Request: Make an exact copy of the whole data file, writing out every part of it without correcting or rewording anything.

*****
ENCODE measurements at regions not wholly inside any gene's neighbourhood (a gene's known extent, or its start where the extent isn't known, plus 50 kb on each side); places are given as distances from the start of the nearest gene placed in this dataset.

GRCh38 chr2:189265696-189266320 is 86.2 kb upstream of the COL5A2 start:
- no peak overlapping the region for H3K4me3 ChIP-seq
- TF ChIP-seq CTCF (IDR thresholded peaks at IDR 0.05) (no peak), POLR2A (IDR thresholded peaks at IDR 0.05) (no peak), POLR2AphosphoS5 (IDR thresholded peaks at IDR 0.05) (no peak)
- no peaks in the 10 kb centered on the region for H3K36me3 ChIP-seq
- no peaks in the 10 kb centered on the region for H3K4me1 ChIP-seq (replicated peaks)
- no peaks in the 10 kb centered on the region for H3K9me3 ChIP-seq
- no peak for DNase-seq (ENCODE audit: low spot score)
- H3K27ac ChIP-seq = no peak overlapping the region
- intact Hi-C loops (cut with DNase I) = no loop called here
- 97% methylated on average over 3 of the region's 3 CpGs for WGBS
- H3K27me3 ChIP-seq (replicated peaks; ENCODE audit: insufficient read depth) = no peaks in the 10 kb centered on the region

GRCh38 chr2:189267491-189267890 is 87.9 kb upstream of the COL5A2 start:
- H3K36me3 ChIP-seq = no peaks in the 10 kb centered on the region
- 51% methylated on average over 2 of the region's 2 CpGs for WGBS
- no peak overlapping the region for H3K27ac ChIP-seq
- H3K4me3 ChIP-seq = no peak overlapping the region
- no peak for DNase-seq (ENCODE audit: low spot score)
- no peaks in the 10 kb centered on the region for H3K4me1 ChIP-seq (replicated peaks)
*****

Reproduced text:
ENCODE measurements at regions not wholly inside any gene's neighbourhood (a gene's known extent, or its start where the extent isn't known, plus 50 kb on each side); places are given as distances from the start of the nearest gene placed in this dataset.

GRCh38 chr2:189265696-189266320 is 86.2 kb upstream of the COL5A2 start:
- no peak overlapping the region for H3K4me3 ChIP-seq
- TF ChIP-seq CTCF (IDR thresholded peaks at IDR 0.05) (no peak), POLR2A (IDR thresholded peaks at IDR 0.05) (no peak), POLR2AphosphoS5 (IDR thresholded peaks at IDR 0.05) (no peak)
- no peaks in the 10 kb centered on the region for H3K36me3 ChIP-seq
- no peaks in the 10 kb centered on the region for H3K4me1 ChIP-seq (replicated peaks)
- no peaks in the 10 kb centered on the region for H3K9me3 ChIP-seq
- no peak for DNase-seq (ENCODE audit: low spot score)
- H3K27ac ChIP-seq = no peak overlapping the region
- intact Hi-C loops (cut with DNase I) = no loop called here
- 97% methylated on average over 3 of the region's 3 CpGs for WGBS
- H3K27me3 ChIP-seq (replicated peaks; ENCODE audit: insufficient read depth) = no peaks in the 10 kb centered on the region

GRCh38 chr2:189267491-189267890 is 87.9 kb upstream of the COL5A2 start:
- H3K36me3 ChIP-seq = no peaks in the 10 kb centered on the region
- 51% methylated on average over 2 of the region's 2 CpGs for WGBS
- no peak overlapping the region for H3K27ac ChIP-seq
- H3K4me3 ChIP-seq = no peak overlapping the region
- no peak for DNase-seq (ENCODE audit: low spot score)
- no peaks in the 10 kb centered on the region for H3K4me1 ChIP-seq (replicated peaks)